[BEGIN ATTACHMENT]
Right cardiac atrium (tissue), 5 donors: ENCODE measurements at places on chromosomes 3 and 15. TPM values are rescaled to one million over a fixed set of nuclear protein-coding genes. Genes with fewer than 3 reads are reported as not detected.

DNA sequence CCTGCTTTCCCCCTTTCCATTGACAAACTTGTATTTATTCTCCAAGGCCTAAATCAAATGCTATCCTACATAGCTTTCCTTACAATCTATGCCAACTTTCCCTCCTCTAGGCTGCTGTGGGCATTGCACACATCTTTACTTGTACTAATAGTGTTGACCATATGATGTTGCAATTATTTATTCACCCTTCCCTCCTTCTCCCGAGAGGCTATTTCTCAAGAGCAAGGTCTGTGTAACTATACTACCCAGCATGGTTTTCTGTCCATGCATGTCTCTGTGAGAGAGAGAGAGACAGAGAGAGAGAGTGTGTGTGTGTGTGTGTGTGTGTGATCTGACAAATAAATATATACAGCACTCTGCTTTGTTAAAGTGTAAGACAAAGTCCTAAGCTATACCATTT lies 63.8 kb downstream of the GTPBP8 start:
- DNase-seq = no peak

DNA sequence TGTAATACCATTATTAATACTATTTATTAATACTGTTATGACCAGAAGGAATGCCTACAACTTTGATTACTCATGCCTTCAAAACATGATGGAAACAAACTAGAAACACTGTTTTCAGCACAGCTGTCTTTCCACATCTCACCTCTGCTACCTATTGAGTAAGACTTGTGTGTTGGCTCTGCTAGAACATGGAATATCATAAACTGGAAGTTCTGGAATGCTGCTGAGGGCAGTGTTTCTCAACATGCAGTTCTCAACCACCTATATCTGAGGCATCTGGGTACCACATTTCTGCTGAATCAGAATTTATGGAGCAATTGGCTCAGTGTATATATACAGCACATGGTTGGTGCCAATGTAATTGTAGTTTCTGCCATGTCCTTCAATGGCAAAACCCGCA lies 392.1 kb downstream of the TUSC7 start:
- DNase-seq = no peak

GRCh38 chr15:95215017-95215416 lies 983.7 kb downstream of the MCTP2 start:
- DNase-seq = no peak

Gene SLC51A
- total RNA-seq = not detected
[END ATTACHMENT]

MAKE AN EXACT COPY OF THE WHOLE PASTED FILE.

Right cardiac atrium (tissue), 5 donors: ENCODE measurements at places on chromosomes 3 and 15. TPM values are rescaled to one million over a fixed set of nuclear protein-coding genes. Genes with fewer than 3 reads are reported as not detected.

DNA sequence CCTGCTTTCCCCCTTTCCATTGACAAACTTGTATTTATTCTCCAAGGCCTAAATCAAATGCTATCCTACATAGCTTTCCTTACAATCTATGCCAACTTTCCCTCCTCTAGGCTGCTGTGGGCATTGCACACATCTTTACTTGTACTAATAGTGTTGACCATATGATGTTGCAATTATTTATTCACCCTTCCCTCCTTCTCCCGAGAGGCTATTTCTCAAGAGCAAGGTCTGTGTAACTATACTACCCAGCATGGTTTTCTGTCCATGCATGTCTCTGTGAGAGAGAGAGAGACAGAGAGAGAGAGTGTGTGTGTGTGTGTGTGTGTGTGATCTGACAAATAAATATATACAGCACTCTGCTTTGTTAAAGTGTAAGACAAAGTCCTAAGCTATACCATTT lies 63.8 kb downstream of the GTPBP8 start:
- DNase-seq = no peak

DNA sequence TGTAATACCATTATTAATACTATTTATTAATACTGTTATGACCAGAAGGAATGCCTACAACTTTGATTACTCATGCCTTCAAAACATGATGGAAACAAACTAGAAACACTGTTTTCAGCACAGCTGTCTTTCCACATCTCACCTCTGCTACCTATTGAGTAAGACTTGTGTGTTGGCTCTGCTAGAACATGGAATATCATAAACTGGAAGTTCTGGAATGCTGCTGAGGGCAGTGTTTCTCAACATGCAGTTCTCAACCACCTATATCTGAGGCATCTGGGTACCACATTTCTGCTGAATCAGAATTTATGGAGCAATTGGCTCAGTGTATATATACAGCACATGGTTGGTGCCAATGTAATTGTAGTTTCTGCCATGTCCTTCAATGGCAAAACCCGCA lies 392.1 kb downstream of the TUSC7 start:
- DNase-seq = no peak

GRCh38 chr15:95215017-95215416 lies 983.7 kb downstream of the MCTP2 start:
- DNase-seq = no peak

Gene SLC51A
- total RNA-seq = not detected